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From Java to Spring and Beyond – Making Diagrams (and UML) work for developers

Posted in Developer Tools, Eclipse, Java, UML & Diagramming on March 21st, 2011 by Seth Rosen1 Comment
One of the strengths of working with Java is the large number of frameworks that are available. These frameworks are great for taking care of the basic tasks involved in building Java based apps. But they often bring about challenges in understanding – whether it is xml files or annotation based configurations, developers needing to work with these frameworks have to see how different parts of the code are connected.
With this in mind we have extended Architexa to not just show code relationships but have also built special support for popular frameworks like Spring and Struts. We are happy to announce that we will be demoing this functionality at EclipseCon 2011 as part of the Hot New Products Showcase.
We are pushing the edge here – so we are making this capability available as an ‘early access’ version. You can find it by default in all versions of the Architexa Suite. We would really like to hear what you think about it, and invite you to extend your trial of the product as we refine the implementation based on your feedback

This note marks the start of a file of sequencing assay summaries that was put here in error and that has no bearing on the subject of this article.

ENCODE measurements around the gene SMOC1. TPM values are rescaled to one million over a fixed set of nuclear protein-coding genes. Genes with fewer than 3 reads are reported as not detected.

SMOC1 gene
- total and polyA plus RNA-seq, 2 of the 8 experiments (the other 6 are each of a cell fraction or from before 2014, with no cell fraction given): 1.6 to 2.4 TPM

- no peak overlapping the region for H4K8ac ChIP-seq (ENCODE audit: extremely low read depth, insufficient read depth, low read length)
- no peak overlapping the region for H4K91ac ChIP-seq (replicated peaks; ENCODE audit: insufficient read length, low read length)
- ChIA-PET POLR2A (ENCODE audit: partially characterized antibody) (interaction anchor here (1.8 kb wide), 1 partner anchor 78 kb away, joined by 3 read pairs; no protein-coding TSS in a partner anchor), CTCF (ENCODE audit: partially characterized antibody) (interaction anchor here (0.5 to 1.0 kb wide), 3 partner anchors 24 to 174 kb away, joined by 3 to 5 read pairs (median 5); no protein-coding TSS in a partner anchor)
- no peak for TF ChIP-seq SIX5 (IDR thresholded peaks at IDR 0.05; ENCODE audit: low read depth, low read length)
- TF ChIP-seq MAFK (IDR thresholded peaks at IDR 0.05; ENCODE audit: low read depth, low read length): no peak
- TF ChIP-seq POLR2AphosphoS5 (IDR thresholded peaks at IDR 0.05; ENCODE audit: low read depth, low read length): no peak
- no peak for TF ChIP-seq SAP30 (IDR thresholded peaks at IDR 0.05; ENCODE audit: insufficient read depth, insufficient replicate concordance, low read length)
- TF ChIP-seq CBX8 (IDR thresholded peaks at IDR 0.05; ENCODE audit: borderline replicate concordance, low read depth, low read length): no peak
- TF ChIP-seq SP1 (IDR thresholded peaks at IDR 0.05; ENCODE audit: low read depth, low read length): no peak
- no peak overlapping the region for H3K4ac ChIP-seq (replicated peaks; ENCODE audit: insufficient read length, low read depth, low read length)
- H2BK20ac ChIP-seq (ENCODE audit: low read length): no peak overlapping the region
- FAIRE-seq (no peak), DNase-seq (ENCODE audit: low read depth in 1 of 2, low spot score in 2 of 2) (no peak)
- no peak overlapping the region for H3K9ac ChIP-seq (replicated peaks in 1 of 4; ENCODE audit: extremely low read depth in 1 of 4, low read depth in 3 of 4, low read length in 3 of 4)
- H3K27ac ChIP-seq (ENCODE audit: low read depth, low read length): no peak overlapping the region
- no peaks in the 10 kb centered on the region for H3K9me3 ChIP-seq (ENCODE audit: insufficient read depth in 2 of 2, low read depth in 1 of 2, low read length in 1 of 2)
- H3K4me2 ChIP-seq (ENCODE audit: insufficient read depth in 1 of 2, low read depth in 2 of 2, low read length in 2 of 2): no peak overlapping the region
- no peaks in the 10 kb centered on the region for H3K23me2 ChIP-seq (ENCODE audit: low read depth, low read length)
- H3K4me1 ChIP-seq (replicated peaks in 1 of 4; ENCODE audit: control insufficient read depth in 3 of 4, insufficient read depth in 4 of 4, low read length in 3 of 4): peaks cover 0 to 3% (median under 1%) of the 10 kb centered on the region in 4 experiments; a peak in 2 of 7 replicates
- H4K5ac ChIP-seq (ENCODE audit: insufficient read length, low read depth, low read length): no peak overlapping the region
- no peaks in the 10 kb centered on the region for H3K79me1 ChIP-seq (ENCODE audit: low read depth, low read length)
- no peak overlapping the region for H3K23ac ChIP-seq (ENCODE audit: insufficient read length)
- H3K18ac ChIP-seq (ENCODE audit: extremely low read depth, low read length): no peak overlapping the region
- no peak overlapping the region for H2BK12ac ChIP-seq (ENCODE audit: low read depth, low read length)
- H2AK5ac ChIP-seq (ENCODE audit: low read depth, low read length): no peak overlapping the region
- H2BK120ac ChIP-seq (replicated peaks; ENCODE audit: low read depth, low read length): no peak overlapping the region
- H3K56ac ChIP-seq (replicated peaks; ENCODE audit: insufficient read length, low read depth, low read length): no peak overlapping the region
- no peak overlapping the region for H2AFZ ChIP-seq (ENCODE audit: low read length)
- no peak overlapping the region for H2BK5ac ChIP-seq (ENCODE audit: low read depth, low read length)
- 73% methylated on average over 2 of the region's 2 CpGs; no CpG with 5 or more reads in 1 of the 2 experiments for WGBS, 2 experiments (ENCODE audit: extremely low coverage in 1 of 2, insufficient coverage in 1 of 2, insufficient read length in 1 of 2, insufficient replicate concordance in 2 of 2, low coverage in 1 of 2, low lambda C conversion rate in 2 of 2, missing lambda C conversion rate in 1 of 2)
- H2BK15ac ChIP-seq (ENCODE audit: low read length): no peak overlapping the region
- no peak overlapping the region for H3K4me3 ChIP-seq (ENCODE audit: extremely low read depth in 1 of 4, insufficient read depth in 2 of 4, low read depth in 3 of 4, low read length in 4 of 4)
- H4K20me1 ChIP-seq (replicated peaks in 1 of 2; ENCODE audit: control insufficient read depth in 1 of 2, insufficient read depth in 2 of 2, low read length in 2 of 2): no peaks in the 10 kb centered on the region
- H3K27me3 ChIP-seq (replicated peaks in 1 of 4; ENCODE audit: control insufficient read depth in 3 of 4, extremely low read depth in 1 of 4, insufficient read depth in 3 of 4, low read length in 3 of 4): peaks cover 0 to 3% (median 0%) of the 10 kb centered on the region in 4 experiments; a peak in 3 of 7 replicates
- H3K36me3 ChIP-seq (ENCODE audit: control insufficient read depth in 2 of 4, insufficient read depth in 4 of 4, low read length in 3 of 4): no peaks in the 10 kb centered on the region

Making Cool Ideas Happen: Studying Our Users and Software Immigrants

Posted in Agile & Development Methodologies, Developer Tools, User Experience on March 3rd, 2011 by Abhishek Rakshit5 Comments

One of the nice things about being Software Developers, is that it’s really nice to spend our time working on cool ideas:  building out systems that help in situations where no solution currently exists. The problem is that often these cool ideas fail. Yes, using an Agile approach helps significantly, especially when customers/users request features. But often customers don’t realize what problems they need solved or what developers are capable of. Skilled engineers have the opportunity to really push the envelope with new and innovative ideas. The challenge then becomes making sure that these new ideas actually meet a need.